It is expected that the Bill will complete its passage through the Oireachtas before the summer recess. Quick action to clear up the legal position is needed as the impact of the McCann judgment has already been felt in the courts. The District Court has been refusing applications to imprison people for non-payment in light of the case. For example, in the Mullingar District Court Mr. Justice Neilan questioned whether it was worthwhile even making instalment orders because of a concern as to how they could be enforced and he questioned the value of using civil processes if “the engine that brings about its effectiveness is being dismantled”. In the meantime, the Courts Service has now confirmed that it has written to each chief district court clerk confirming that no further committal warrants should be issued under section 6 of the 1940 Act.

The McCann judgment is important as it reaffirms the basic principle that prison should only be used as the punishment of last resort under our criminal justice system and should be reserved for people found guilty of committing the most serious crimes. The second case for consideration is DPP v Duffy [2009] IEHC 208, which involved charges brought against a number of individuals and Citroën dealerships following allegations of price fixing, and it indicates a growing awareness that white collar crime is serious and the real risk of imprisonment an effective means of deterring it. Company Director Mr Duffy pleaded guilty to two counts of authorising his company to enter into and implement an agreement which was designed to interfere with competition in the trade of Citroen motor vehicles between 1997 and 2002, contrary to the Competition Act 1991 and the Competition (Amendment) Act 1996. He also pleaded guilty to two similar counts, on behalf of the company. Mr Duffy was sentenced to six months in relation to “entering into” the price fixing cartel and nine months for implementing it; these sentences were suspended. He was also fined €100,000.

Although Mr. Duffy was not himself imprisoned, what is particularly interesting about this case are the comments of Mr. Justice McKechnie regarding the effectiveness of sanctions for price-fixing offences in breach of the Competition Acts. Referring to the previous case of DPP v Manning (Unreported, High Court, 9th February 2007) that he also presided over, Justice McKechnie noted that he had emphasised in that judgment the particularly serious nature of this type of offence describing it as “a crime against all consumers”. At that time he had warned that “the only real and effective deterrent for those involved in this type of unlawful behaviour might have to include a prison sentence.” He had also warned “that, because of the activity’s harmful effects on the public, those involved would have to take note that any lead in period for leniency could not be prolonged.” Thus in Duffy Justice McKechnie concludes that “fines, unless severe and severely impacting, are not a sufficient deterrent” and that the use of an un-suspende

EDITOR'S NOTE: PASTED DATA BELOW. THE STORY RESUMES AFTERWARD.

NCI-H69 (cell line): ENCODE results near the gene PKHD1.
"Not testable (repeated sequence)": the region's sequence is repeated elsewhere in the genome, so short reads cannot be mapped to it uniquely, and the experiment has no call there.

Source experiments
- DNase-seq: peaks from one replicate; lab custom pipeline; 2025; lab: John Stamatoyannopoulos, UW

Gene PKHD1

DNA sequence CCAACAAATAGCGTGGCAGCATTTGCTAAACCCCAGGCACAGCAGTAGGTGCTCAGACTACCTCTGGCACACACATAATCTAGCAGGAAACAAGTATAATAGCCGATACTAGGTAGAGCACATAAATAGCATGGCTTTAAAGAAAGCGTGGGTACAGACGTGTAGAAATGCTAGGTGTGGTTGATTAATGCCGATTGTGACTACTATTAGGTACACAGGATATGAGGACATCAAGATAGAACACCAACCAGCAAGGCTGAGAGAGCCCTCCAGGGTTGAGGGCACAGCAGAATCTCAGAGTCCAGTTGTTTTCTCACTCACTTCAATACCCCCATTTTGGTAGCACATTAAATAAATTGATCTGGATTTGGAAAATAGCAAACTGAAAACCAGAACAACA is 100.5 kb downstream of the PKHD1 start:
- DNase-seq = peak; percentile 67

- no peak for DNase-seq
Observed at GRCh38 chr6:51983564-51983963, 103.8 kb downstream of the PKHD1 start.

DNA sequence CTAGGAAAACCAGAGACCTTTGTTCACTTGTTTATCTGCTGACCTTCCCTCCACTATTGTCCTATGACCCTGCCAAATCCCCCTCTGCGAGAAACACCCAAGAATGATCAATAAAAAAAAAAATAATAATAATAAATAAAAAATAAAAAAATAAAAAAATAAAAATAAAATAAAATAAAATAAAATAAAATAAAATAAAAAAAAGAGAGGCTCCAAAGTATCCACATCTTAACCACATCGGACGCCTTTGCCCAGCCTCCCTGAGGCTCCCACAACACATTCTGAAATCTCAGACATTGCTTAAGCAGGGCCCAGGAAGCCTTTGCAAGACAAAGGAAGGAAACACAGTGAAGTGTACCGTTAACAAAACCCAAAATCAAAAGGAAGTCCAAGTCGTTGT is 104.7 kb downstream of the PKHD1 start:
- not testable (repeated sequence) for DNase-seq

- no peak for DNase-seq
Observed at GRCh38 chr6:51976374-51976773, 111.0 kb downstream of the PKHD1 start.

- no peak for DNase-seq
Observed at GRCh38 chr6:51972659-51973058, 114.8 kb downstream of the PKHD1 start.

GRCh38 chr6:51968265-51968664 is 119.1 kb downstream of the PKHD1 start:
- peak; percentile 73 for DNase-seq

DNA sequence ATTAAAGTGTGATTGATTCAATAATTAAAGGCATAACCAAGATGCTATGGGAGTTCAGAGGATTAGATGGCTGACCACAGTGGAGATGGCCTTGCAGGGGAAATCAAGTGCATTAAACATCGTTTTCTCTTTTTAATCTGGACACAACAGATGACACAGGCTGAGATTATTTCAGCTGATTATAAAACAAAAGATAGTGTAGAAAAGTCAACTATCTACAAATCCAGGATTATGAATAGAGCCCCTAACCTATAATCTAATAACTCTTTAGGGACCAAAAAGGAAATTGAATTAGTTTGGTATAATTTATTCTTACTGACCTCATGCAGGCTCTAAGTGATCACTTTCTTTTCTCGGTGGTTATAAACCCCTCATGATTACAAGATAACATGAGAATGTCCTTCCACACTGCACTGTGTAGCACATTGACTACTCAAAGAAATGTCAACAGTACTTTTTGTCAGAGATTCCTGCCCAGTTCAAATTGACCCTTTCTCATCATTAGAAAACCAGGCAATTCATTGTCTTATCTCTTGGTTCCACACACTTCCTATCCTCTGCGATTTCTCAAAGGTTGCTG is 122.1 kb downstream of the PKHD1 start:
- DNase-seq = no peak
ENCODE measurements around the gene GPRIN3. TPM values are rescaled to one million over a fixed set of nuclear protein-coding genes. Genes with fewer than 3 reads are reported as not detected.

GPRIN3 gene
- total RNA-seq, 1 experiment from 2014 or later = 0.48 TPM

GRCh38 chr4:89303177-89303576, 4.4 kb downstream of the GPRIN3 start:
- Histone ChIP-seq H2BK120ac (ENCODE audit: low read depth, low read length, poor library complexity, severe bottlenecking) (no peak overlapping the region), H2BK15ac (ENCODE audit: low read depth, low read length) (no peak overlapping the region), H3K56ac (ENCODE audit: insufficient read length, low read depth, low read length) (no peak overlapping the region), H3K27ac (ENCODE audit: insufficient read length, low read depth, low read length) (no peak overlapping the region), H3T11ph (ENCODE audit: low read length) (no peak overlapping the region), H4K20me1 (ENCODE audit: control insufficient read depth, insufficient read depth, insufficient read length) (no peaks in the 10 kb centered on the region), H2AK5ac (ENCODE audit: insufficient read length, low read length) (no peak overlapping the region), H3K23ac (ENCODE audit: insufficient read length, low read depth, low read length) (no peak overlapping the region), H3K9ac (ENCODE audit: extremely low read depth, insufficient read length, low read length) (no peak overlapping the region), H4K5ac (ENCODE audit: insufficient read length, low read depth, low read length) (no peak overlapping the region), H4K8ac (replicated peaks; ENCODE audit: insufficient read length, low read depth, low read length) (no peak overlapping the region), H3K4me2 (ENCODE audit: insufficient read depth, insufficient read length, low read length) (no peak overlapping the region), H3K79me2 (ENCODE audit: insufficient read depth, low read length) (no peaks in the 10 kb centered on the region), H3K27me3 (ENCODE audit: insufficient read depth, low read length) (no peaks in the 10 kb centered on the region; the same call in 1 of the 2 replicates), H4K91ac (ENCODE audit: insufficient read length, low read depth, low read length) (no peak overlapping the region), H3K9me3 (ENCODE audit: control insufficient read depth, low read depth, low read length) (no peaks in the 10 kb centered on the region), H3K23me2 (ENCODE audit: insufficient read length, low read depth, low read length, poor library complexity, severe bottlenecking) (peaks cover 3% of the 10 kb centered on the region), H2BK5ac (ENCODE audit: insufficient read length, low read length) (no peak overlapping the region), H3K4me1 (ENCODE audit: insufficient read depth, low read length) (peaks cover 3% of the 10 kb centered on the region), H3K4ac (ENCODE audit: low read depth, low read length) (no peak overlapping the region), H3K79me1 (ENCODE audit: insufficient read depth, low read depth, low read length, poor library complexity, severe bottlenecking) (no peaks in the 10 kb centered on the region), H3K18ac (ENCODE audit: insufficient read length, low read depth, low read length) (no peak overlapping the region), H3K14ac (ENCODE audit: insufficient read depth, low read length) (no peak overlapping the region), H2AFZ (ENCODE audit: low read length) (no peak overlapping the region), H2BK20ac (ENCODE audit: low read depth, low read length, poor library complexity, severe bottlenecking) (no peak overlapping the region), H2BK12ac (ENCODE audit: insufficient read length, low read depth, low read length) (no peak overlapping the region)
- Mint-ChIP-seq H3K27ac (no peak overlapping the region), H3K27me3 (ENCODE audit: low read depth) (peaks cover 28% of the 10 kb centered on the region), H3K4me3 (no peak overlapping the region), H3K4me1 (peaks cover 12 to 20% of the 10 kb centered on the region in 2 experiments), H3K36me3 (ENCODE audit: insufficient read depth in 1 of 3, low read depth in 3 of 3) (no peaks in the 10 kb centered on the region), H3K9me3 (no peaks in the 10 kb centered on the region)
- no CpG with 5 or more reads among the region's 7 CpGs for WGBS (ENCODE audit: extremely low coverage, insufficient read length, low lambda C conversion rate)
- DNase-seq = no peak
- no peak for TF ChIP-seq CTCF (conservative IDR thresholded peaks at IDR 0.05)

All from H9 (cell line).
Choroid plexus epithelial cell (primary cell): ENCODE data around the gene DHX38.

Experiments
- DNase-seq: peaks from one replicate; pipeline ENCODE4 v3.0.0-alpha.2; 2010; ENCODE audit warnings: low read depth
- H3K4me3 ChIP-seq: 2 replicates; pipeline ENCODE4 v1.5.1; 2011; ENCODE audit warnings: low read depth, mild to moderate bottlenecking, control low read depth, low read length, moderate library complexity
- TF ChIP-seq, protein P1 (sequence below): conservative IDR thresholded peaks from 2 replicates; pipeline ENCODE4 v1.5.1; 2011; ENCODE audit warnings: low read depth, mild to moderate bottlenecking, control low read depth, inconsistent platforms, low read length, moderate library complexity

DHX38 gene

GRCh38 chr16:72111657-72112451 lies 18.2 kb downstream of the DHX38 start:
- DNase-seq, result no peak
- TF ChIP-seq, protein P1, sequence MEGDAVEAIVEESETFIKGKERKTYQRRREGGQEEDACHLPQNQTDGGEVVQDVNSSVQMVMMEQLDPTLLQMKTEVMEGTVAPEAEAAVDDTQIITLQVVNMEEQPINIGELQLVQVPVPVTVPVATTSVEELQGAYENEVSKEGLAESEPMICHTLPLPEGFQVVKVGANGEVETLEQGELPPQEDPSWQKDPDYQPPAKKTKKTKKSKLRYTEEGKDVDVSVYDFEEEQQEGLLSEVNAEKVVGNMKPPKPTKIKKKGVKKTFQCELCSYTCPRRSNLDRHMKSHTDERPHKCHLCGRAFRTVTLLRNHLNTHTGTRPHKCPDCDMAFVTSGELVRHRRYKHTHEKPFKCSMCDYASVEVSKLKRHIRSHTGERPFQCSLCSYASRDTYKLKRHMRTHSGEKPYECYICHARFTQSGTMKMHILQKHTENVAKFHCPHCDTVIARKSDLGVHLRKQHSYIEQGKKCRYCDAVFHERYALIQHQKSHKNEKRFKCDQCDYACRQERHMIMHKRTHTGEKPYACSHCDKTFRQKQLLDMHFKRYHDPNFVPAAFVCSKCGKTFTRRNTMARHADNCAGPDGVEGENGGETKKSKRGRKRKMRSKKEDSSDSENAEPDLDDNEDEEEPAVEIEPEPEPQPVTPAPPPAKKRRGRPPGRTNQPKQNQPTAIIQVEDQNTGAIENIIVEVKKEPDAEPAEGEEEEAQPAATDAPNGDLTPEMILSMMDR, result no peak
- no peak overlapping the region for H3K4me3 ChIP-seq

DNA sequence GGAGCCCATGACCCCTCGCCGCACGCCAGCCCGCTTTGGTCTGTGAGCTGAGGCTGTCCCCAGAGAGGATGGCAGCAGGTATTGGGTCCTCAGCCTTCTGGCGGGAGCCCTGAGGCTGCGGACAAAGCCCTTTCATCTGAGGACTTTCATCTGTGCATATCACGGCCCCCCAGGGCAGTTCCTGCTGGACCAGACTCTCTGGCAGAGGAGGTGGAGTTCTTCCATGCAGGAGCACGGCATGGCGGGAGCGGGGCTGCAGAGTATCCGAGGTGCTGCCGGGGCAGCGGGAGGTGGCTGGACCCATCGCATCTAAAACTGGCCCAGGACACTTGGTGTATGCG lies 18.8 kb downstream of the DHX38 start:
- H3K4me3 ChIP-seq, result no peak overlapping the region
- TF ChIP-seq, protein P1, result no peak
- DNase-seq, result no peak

d prison sentence in such cases “was close at hand.” Whilst to date the courts had been willing to impose fines and suspended sentences on Company Directors this judgment highlights the degree of frustration now felt by the courts. As a result it would appear that the courts are indicating their willingness to get tougher and ultimately imprison company directors in relation price fixing offences under the Competition Acts. While there is no fear of Irish courts ever imposing 150 year sentences as in the Madoff case in the US, this clear warning to company directors that white collar crime is serious crime is long overdue and welcome.

Supreme Court Decision on Sentencing in Rape Cases

RTE News reports that the Supreme Court this morning held that a life sentence can be imposed as a result of rape, even where the accused has pleaded guilty. On two levels this decision is particularly significant.

First of all it is significant in terms of the recognition of the seriousness of rape as a criminal offence and the sentence imposed as a result. The Central Criminal Court has frequently advocated apparently lenient sentences in rape cases in the past, thus the court’s decision to uphold the life sentence imposed on the appellants in this case is particularly noteworthy, although the court does appear to have stressed the particular nature of the circumstances in this case in reaching this decision. ). The appellants in this case had been found guilty of multiple charges of rape perpetrated against their children and, in one of the cases, against his nieces. According to the BBC, Kearns J. held that “[i]t is impossible to conceive of a greater breach of parental responsibility than occurred in these cases”.

On the second level the decision is important because of Kearns J.’s decision that a guilty plea does not necessarily result in a reduced sentence. The so called ‘guilty plea discount’ has long been an accepted element of sentencing policy and law, but has at the same time been subject to some fairly rigorous criticism. While Kearns J. – delivering a unanimous judgment of the Court – held that a guilty plea would be a mitigating factor, this did not necessarily mean that a guilty plea would save one from the maximum sentence (i.e. life imprisonment.

The judgment is not yet up on the Courts Service website.